Old Timer - Radio control sport model.
Quote: For some relaxed flying and for the less experienced, try the 'Old Timer.' It's a rendition of the 1930's era free flights. Can be powered with a variety of 2 or 4-stroke engines. Old Timer, by Al Sievers.
The flying bug has bitten again - this time an airplane patterned after vintage free flight models of the 1930's. There seems to be a renewed interest among modelers the world over in vintage model airplanes with R/C assist - especially when powered by a 4-stroke engine. The nostalgic appearance and slow, stable, flying speeds coupled with the quiet putt-putt-putt of a 4-stroker is rekindling the reason we love this hobby! At risk of sounding evangelistic, I'm sure you'll agree after building and flying your Old Timer.
Consistent with most designs, certain objectives were set in the quest to create an airplane that is more pilot-friendly. Some popular airplanes advertised as trainers are really not trainers; instead, they should be classed as intermediate aircraft due to their inherent lack of flight stability, fast airspeed, and the need for constant pilot control input. These types of trainers are great for more experienced pilots. However, new pilots with minimal Ft/C experience often crash, simply because the model requires a skill level beyond what the pilot possesses. Some designers take for granted the fast reflex action we have learned over the years and with hundreds of hours of stick time. A new pilot needs an airplane that helps him learn to fly. I'm not saying airplanes like the Old Timer will guarantee that a new pilot won't crash. However, I do believe a slow flying, stable design that is strong, yet lightweight, does have an increased chance of survival over the fast flying, unstable and heavy designs.
The following are the design objectives I set for the Old Timer:
1. Must be very stable in flight.
2. Capable of slow flight 8-12 mph; stalls must be mushy, straight ahead with no tendency to snap.
3. Must be super strong yet have a lightweight airframe (a difficult combination to achieve).
4. Adaptable for 2-stroke or 4-stroke power.
5. Design must be simple and straightforward, easy to build and repair.
6. Must have lifting stabilizer for slower landing, mushy stalls, and tail high flights.
7. Light wing loading for low powered 4-stroke engine and slower airspeeds.
8. Generous nose and tail moments for easy balancing, and smooth control response.
9. Removable hatch for fuel tank accessibility.
10. Larger size airplane for easy tracking and orientation.
Every effort was made to make this design as crash resistant as possible in terms of the structural strength, keeping weight to a minimum. Admittedly, the prototype exceeded my weight limit of 6 lbs; perhaps I was a bit unrealistic considering the size of this model. However, the total flying weight of the prototype was 7 lbs, yielding a wing loading of 14.9 oz/sq ft - very light compared to most other sport trainers of this size.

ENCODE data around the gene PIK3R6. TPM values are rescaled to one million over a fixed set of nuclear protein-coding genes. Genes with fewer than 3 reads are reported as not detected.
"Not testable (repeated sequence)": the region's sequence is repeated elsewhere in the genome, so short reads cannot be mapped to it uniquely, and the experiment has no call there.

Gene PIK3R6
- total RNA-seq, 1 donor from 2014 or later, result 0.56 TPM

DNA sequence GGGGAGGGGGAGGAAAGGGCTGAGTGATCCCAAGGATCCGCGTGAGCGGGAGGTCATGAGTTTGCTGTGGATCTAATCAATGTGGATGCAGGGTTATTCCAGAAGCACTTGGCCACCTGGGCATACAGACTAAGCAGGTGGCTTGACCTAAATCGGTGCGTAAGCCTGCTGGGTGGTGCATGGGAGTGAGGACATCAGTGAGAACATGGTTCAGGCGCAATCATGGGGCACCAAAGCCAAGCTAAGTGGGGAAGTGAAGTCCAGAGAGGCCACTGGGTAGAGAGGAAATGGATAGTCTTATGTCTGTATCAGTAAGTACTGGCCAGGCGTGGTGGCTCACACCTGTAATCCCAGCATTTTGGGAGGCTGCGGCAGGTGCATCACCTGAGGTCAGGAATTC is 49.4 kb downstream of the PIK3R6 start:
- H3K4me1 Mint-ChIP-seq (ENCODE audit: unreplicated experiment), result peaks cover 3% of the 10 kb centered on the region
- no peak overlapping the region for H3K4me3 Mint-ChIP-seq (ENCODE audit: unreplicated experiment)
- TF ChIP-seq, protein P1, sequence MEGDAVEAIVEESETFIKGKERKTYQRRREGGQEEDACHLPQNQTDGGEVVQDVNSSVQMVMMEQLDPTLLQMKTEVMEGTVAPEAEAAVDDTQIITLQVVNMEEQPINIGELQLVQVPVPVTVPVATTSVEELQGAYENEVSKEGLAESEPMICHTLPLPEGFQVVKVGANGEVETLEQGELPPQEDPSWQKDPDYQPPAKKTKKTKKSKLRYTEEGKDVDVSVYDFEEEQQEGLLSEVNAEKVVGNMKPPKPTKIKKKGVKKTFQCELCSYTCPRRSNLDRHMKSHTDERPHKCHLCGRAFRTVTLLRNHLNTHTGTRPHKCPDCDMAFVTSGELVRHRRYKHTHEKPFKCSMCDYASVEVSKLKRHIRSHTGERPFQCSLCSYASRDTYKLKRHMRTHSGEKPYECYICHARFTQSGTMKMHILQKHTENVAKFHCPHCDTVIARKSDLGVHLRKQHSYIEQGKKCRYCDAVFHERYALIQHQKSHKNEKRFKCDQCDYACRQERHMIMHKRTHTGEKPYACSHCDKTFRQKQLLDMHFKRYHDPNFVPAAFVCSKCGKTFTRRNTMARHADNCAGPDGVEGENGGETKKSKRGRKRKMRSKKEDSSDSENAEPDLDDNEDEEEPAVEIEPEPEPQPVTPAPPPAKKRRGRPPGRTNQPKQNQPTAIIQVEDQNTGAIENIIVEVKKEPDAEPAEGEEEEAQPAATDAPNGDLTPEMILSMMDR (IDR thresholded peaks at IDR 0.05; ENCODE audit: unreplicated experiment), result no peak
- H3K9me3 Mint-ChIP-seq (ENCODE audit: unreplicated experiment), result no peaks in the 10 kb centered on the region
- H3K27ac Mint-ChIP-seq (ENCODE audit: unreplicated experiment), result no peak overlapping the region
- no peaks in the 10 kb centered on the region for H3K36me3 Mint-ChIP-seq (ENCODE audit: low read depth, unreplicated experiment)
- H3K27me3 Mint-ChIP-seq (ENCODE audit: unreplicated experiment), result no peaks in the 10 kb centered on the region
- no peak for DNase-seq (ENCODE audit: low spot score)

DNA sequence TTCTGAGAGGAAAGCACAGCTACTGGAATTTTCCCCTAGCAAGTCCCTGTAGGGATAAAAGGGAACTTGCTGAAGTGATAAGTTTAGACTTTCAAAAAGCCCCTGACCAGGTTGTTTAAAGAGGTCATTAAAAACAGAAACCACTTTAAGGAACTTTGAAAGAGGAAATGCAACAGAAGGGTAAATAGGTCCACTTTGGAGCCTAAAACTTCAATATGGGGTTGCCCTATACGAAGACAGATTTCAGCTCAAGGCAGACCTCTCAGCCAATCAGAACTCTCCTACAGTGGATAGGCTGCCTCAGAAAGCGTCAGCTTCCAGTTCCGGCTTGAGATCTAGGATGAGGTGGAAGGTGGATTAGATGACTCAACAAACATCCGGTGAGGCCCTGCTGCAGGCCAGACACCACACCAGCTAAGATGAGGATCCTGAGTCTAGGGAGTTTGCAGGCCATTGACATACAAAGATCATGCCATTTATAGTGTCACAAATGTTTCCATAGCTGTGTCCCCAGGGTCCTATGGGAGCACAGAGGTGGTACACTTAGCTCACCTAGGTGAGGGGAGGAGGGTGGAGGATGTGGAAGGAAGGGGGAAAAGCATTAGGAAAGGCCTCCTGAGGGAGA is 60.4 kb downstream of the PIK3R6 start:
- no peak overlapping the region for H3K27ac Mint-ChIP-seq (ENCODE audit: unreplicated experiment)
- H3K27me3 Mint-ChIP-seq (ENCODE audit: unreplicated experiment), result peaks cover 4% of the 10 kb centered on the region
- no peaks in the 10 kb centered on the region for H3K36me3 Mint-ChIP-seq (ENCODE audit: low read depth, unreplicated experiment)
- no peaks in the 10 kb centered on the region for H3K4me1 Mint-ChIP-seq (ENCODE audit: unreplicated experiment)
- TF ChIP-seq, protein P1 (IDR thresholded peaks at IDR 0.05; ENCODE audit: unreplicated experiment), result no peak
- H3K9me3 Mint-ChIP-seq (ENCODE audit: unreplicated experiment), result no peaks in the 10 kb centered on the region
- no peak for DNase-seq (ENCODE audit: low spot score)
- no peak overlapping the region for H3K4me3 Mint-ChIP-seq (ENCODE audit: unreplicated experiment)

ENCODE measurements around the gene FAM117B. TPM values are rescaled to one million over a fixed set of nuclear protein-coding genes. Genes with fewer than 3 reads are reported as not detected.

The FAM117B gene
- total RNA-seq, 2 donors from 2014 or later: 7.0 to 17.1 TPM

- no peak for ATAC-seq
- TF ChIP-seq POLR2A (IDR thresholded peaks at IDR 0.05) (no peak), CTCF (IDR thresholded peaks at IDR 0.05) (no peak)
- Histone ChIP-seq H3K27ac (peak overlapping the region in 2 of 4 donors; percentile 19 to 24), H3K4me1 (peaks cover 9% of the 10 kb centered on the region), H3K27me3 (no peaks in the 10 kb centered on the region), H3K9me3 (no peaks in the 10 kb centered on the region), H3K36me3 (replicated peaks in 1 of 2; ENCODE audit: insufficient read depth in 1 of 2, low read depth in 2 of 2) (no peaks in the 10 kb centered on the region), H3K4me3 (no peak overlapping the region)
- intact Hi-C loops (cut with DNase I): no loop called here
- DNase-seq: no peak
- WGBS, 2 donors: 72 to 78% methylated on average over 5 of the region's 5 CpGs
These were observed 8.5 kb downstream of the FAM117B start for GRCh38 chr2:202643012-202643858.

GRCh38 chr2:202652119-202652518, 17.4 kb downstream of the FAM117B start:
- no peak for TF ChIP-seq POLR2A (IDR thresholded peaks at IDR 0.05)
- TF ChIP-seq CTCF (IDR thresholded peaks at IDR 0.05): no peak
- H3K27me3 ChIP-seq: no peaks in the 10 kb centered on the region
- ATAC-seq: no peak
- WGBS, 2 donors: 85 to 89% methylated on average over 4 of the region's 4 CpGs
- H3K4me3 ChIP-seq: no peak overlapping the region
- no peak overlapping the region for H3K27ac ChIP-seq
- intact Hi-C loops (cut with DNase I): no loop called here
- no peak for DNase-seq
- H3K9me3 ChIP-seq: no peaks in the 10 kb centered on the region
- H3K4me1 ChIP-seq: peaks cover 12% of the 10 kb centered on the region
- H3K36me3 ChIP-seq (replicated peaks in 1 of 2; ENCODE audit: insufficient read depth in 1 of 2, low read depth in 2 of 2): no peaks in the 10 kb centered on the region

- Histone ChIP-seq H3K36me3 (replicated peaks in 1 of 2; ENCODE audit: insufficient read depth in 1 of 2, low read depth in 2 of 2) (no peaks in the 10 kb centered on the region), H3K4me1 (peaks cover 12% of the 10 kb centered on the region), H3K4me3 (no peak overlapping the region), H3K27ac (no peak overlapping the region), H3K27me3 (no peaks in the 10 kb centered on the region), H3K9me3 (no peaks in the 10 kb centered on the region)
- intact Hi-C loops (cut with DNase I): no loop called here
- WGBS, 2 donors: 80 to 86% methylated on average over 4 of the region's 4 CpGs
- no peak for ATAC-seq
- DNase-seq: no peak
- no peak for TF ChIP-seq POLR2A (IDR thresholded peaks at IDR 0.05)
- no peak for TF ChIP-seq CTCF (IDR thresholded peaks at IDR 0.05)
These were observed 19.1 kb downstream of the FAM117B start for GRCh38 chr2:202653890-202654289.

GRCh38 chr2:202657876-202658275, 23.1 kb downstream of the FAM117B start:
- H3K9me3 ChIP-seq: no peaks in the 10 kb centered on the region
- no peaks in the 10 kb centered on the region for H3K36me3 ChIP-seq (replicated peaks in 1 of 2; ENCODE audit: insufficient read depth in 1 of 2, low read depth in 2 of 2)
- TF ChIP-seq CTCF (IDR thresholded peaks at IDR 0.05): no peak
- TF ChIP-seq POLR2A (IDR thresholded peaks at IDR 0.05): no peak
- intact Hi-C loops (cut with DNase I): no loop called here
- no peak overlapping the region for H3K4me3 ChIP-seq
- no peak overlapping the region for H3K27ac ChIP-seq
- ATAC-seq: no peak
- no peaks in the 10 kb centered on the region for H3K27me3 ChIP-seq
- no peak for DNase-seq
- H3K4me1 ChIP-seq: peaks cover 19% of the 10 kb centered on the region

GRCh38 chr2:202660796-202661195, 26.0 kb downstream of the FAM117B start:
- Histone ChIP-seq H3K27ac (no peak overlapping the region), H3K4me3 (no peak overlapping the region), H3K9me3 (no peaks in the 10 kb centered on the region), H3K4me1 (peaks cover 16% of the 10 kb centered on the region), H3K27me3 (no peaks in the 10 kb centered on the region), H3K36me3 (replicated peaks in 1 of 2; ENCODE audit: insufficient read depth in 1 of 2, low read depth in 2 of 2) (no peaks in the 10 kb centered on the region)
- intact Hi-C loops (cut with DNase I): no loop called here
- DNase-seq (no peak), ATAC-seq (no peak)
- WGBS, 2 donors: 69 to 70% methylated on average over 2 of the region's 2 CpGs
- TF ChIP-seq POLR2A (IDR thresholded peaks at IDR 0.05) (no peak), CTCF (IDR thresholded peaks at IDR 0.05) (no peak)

Since the Old Timer is a 1930's rendition, many positive design qualities of this era were incorporated. Remember, these models initially were free flight, and later were single channel rudder only. They had to have gobs of built-in stability because of minimal means of control. I did deviate from the vintage designs; first, many models of this era had the wheels and landing gear under the engine - no wonder hand launching was often necessary as this set-up would not ROG without ground looping. The Old Timer has the landing gear/wheel axles at the wing leading edge.
Another deviation is the length of the nose and tail moments. I adjusted both to modern parameters making balancing simple and easy. Many 1930's era models had very short nose and very long tail moments; the purpose of the long tail was to increase stability around the pitch axis since there was no elevator control (free flight or rudder control only). I'll never guess why the nose moments were so short since it required locating the radio, batteries, and/or the addition of lead ballast in the nose to balance the model.
The Old Timer, on the other hand, is easy to balance without adding lead in the nose if you use light wood in the tail. If additional nose weight should be necessary due to heavy building, etc., simply apply an additional coat of fiberglass resin to the engine and tank areas. I call this 'working ballast' opposed to dead ballast.
Two coats of fiberglass (polyester) resin applied inside and outside the fuselage from the nose to bulkhead C will increase the structural strength and protect the wood against fuel-soak. I use fiberglass resin rather than clear or colored dope to fuelproof my models. The resin costs a fraction of dope and lasts for years; those models coated with dope become fuel soaked in a few months. I used A-1 brand boat resin with 30 drops of catalyst to 4 oz of resin..."
Update 13/03/2015: Replaced this plan with a clearer copy (400 dpi) thanks to Balsaworkbench. Scanning by Don at EAC.
Article page, text and pics, thanks to DavidTerrell.
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